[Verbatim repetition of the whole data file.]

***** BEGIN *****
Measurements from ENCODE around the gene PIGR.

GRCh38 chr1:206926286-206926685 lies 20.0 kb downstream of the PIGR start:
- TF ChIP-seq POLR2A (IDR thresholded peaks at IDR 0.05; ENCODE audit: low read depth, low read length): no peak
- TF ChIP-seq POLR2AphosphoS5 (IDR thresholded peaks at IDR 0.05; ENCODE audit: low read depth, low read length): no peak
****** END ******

Measurements from ENCODE around the gene PIGR.

GRCh38 chr1:206926286-206926685 lies 20.0 kb downstream of the PIGR start:
- TF ChIP-seq POLR2A (IDR thresholded peaks at IDR 0.05; ENCODE audit: low read depth, low read length): no peak
- TF ChIP-seq POLR2AphosphoS5 (IDR thresholded peaks at IDR 0.05; ENCODE audit: low read depth, low read length): no peak